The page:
This week over 30,000 people working in HIV-related fields are in Washington, D.C., for the 2012 International AIDS Conference. Many topics will be discussed during this premier gathering of people committed to ending this terrible pandemic, including a topic that might surprise you: cervical cancer.
While cervical cancer might not seem related to HIV, it is indeed a major concern for women living with this disease. Less than 1 percent of HIV-positive women in developing countries receive screening for cervical cancer, an opportunistic disease that can be deadly for women living with HIV/AIDS who are on antiretroviral therapy. As I mentioned in my recent post on this issue, women in sub-Saharan Africa, the epicenter of the pandemic, are living with HIV but dying from cervical cancer because of the lack of screening.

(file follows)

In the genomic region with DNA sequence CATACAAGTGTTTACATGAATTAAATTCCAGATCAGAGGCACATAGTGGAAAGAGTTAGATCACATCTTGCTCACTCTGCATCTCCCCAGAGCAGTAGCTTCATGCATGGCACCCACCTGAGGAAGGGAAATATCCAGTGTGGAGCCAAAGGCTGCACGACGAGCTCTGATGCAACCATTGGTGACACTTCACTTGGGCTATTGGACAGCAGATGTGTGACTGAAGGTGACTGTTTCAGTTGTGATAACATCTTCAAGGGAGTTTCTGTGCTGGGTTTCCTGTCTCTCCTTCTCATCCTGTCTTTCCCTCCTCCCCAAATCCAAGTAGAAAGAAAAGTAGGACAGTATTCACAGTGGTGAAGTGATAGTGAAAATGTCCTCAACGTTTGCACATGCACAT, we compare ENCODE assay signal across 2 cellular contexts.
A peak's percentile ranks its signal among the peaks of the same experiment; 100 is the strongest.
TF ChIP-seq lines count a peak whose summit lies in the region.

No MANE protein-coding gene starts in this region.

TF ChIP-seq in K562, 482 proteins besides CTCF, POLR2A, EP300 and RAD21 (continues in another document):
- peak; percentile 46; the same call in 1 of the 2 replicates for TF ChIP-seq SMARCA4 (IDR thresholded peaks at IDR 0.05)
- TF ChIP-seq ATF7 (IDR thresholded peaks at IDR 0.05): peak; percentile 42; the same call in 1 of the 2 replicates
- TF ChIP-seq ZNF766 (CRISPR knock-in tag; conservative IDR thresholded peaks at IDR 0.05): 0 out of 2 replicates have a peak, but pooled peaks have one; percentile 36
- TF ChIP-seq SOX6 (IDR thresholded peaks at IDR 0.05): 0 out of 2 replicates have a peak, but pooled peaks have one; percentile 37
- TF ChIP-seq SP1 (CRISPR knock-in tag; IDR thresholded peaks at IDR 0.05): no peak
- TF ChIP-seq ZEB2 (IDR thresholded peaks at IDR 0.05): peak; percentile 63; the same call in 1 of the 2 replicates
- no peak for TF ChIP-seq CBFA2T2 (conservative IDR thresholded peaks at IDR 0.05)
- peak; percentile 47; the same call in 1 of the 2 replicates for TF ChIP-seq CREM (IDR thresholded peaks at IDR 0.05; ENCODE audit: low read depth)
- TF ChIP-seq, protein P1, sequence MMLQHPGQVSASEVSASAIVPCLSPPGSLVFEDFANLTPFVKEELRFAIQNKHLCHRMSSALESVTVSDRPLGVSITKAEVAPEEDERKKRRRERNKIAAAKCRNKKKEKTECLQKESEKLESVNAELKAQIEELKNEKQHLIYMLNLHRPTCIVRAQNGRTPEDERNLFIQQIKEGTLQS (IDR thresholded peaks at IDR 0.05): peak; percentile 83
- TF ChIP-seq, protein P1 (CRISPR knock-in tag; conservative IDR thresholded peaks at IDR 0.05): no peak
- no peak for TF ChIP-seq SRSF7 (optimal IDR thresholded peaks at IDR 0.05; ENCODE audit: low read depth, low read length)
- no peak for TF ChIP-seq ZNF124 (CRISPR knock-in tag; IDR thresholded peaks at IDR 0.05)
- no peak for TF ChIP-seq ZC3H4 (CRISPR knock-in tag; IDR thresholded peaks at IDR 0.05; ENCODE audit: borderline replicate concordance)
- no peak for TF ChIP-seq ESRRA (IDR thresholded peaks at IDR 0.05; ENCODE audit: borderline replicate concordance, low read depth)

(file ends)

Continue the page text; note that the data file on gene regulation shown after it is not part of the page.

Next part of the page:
To shine an even brighter spotlight on this silent killer, Jhpiego has created a moving video that highlights the lack of access to cervical cancer screening in the developing world by introducing you to the brave women whose lives have been affected. Please take a few moments to listen to their stories and learn how we can help.
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